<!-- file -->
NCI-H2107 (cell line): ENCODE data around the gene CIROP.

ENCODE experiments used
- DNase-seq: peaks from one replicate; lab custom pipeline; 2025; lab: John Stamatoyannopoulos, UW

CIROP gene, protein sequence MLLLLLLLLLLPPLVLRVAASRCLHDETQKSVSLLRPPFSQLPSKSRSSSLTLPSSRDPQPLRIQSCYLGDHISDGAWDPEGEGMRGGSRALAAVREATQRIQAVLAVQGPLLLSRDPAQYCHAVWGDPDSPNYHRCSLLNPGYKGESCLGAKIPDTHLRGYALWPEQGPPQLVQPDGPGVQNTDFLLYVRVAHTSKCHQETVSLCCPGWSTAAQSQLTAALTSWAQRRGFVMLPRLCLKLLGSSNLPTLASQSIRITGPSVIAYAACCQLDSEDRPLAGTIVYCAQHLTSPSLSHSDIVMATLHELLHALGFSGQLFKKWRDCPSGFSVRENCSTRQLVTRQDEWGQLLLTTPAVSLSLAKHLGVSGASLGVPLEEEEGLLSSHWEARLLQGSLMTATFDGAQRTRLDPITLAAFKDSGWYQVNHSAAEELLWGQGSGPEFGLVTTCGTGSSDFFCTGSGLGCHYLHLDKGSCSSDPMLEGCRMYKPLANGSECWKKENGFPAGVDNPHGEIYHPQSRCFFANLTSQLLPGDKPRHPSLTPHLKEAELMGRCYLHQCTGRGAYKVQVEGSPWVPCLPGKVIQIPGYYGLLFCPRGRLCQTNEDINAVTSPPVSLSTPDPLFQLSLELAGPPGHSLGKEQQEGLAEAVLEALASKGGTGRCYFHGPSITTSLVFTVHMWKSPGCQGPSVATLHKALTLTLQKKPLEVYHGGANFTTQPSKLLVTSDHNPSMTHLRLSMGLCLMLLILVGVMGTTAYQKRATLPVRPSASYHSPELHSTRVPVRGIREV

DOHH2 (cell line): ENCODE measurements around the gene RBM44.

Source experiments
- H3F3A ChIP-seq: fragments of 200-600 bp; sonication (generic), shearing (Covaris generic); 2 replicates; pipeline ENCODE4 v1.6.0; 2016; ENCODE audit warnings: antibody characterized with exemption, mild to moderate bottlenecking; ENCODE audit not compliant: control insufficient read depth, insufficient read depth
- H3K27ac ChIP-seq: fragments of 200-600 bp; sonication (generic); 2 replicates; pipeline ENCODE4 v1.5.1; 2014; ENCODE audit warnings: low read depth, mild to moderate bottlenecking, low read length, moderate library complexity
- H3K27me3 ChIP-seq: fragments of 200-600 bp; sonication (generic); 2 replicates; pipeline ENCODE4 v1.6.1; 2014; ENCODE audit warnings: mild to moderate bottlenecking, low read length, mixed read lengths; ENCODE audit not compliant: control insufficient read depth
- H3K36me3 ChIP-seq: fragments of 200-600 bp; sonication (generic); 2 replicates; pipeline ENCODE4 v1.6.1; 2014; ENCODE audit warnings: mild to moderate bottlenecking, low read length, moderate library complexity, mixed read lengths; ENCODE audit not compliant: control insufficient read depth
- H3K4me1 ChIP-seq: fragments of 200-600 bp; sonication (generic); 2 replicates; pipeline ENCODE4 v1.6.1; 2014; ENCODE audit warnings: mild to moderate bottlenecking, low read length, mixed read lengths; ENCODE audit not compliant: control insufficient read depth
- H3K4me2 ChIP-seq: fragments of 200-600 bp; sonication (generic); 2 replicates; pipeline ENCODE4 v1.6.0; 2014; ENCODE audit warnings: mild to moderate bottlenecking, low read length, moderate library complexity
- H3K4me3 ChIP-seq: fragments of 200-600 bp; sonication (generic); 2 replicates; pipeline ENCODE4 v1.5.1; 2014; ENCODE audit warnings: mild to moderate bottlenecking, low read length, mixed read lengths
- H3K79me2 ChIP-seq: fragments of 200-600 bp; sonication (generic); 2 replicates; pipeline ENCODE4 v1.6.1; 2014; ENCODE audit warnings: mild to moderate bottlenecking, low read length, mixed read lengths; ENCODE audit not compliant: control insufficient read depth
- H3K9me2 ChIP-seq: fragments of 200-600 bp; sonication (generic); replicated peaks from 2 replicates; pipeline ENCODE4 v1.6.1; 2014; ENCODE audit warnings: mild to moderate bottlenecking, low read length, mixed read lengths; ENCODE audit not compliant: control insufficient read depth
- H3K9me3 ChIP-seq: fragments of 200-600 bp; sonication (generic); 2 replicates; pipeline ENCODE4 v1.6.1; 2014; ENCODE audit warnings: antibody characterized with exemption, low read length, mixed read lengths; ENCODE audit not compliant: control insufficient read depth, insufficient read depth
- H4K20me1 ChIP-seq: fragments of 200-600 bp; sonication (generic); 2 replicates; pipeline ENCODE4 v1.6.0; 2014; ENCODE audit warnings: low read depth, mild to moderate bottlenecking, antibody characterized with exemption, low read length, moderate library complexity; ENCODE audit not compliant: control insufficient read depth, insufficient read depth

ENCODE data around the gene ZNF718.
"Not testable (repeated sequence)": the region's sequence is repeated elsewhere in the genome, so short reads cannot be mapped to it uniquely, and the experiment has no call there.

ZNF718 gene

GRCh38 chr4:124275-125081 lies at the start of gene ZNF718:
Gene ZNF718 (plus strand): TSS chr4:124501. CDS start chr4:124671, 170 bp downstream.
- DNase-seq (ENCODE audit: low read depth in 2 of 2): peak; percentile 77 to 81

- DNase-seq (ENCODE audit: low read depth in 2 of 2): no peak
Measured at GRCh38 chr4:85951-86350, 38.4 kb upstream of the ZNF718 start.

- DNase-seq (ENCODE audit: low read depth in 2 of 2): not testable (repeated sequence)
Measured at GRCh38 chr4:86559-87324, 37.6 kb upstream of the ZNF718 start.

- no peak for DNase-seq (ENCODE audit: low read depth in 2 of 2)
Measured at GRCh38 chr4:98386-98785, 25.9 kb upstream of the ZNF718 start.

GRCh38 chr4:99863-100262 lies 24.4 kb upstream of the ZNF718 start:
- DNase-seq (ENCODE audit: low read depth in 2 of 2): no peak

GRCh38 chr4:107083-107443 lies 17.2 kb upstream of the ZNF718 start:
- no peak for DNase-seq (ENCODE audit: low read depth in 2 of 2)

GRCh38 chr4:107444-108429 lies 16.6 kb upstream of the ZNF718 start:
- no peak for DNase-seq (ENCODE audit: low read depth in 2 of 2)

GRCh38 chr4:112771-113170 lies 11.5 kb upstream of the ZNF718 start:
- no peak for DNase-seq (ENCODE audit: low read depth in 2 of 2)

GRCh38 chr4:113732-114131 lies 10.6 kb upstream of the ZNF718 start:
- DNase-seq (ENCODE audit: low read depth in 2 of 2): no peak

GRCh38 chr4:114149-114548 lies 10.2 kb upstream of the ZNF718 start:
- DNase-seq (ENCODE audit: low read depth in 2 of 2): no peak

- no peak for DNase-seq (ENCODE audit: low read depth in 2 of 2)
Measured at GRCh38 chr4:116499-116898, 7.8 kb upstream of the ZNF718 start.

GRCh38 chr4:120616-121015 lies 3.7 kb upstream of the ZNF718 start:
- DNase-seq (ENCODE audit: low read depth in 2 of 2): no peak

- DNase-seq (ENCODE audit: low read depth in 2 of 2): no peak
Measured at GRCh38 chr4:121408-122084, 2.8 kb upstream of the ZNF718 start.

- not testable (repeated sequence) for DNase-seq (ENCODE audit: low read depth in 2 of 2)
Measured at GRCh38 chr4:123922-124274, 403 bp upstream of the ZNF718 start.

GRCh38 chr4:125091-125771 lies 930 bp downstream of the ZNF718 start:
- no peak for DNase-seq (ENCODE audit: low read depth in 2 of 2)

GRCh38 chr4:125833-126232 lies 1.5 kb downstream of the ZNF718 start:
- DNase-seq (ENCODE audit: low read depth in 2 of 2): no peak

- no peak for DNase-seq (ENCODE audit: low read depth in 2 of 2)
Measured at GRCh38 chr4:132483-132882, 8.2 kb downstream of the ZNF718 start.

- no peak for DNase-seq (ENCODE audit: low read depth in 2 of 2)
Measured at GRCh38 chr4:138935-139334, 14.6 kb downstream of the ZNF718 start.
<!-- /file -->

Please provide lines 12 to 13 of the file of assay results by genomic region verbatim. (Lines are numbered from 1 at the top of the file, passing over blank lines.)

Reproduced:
- H3K4me2 ChIP-seq: fragments of 200-600 bp; sonication (generic); 2 replicates; pipeline ENCODE4 v1.6.0; 2014; ENCODE audit warnings: mild to moderate bottlenecking, low read length, moderate library complexity
- H3K4me3 ChIP-seq: fragments of 200-600 bp; sonication (generic); 2 replicates; pipeline ENCODE4 v1.5.1; 2014; ENCODE audit warnings: mild to moderate bottlenecking, low read length, mixed read lengths